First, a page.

By playing the right game - one that middle-class teachers like and comprehend - a better relationship is likely to be formed with the wealthier child, he argues.
Dr Gillian Evans, an anthropologist at Manchester University and the author of Educational Failure and Working Class White Children in Britain, says that teachers must have an understanding of working-class values if they are to be effective practitioners.
"A well-educated middle-class person who knows nothing about working-class life is not a well-educated person at all," she says.
If they teach in a predominantly working-class neighbourhood, they need to respect and appreciate children's social experiences on the street, in school and at home, she adds. "A teacher who knows where a child is coming from is in a better position to guide him or her to success in education."
But research suggests that many teachers entirely fail to relate to their pupils' lives. Teachers are often "uncomfortable" talking about class, despite its impact on learning, academics from Sussex University have found. Although pupils identified positive relationships with teachers as crucial to their learning, teachers had "deeply ingrained" negative views about working-class children and their parents.
"Teachers' perceptions of pupils' achievement and their expectations of them were influenced by social class," reported Louise Gazeley and Mairead Dunne in Addressing Working Class Underachievement.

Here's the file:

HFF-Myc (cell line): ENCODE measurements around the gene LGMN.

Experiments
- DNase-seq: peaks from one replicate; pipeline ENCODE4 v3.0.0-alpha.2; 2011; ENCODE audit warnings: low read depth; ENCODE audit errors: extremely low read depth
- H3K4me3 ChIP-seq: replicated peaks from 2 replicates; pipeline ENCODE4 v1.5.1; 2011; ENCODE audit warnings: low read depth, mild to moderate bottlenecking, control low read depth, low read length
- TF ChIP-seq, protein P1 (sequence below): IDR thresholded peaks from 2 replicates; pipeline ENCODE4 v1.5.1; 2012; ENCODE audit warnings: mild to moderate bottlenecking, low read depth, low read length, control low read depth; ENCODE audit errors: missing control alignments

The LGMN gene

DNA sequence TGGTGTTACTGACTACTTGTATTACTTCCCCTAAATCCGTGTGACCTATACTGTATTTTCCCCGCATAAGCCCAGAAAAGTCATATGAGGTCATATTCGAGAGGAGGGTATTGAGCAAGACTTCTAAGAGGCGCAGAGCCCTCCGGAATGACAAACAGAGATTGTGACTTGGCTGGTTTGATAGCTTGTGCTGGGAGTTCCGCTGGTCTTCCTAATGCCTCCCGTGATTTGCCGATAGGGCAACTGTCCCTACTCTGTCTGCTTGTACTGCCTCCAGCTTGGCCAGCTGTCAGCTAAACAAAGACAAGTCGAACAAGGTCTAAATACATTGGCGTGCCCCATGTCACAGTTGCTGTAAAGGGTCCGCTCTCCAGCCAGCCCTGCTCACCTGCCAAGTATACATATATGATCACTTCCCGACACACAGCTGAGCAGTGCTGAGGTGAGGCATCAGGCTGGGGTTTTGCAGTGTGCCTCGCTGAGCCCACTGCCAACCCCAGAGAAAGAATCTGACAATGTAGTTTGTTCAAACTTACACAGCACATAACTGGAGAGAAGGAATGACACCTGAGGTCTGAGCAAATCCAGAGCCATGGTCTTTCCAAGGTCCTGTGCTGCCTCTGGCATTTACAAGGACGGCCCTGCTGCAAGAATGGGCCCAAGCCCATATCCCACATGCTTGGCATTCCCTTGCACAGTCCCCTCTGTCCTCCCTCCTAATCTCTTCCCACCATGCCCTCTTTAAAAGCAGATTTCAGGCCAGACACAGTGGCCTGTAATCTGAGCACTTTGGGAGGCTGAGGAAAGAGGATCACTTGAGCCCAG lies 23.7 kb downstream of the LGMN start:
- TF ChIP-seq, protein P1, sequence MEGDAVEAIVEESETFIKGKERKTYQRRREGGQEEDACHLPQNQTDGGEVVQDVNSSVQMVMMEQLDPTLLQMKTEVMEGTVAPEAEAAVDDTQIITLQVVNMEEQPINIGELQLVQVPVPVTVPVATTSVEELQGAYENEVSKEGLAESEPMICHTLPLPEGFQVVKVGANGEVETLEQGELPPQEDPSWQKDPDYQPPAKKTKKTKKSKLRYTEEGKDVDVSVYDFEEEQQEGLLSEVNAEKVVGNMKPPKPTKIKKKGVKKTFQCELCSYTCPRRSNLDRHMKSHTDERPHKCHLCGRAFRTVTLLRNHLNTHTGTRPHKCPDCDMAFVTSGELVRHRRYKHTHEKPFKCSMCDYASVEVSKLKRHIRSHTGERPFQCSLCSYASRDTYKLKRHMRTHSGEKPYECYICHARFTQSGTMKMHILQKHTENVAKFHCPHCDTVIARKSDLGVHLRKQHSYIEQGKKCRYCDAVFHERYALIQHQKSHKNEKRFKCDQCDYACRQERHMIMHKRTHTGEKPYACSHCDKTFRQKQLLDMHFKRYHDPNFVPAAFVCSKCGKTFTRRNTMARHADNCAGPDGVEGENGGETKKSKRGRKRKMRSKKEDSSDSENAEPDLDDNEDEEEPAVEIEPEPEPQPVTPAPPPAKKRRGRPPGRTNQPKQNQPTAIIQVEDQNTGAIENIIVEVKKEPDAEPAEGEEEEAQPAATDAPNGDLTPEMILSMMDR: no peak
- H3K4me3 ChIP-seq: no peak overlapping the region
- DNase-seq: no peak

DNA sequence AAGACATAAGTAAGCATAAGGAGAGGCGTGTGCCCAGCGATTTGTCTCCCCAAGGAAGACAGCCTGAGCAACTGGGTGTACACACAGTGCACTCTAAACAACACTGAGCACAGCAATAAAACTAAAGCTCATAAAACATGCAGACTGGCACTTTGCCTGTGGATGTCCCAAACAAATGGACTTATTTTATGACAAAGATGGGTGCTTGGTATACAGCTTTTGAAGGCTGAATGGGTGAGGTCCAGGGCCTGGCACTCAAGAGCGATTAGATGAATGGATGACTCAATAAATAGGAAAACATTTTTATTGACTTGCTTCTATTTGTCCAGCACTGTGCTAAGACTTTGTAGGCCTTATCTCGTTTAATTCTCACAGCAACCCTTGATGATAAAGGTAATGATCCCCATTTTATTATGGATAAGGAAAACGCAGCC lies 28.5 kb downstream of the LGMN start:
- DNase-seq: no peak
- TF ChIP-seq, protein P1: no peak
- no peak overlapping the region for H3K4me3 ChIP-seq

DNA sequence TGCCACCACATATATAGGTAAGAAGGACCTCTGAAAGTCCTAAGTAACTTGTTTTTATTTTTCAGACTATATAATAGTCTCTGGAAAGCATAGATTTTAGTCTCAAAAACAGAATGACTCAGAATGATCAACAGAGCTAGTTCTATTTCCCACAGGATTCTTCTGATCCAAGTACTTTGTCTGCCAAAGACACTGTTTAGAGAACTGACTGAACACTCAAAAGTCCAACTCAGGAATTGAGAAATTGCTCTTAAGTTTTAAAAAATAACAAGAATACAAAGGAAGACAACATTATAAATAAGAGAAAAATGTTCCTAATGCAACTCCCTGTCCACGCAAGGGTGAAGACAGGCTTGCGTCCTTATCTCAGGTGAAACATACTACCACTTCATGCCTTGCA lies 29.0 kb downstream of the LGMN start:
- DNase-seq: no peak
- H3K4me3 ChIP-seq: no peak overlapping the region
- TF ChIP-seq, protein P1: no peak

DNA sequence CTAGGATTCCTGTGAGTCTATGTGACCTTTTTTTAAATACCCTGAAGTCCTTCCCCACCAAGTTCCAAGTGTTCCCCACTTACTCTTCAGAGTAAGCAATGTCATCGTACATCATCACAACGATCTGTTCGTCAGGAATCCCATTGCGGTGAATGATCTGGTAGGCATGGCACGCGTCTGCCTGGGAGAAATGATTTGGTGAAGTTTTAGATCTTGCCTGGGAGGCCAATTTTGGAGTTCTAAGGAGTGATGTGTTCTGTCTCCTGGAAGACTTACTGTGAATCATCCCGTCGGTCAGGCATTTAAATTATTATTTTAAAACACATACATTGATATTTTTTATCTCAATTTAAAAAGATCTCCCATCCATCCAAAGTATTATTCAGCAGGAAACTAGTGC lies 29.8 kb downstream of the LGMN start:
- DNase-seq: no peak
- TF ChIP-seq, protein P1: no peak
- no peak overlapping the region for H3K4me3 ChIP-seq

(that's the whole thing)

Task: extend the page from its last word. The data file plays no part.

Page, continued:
"Stereotypical views of middle-class and working-class pupils and parents perpetuate disadvantage and contribute to the underachievement of some working-class pupils."
These sometimes unconscious prejudices could contribute to high levels of underachievement in the most deprived communities. According to a report from the Conservatives last year, more than half of secondary schools in the poorest parts of England fail to get 30 per cent of pupils passing five good GCSEs. In the richest areas, just 3 per cent of schools fail to hit that benchmark.
Charlotte McCormick, 23, is determined to reverse that trend. She trained with Teach First before joining staff at Haberdashers' Aske's Knights Academy in Lewisham, south-east London, an ethnically diverse school with higher than average levels of pupils on free school meals, English as an additional language and special educational needs. Not at all like Giggleswick School, the private school in North Yorkshire where Ms McCormick was educated.
"The pupils never escape Lewisham," she says. "I used to live in Borough (about five miles from Lewisham), and they thought the commute was ridiculous. They thought I would have to catch a plane to visit my parents in Yorkshire."
Despite the obvious differences in background, she believes that teachers do not have to be a prototype of the people they teach. "I have never been a victim of knife crime or been pressurised to join a gang, but I do know what is morally correct and can advise pupils accordingly," says Ms McCormick, who has been nominated president of this year's Teach First participants.
"Teaching is not about background, it's about personalities and being a good teacher. I never felt my background hindered me."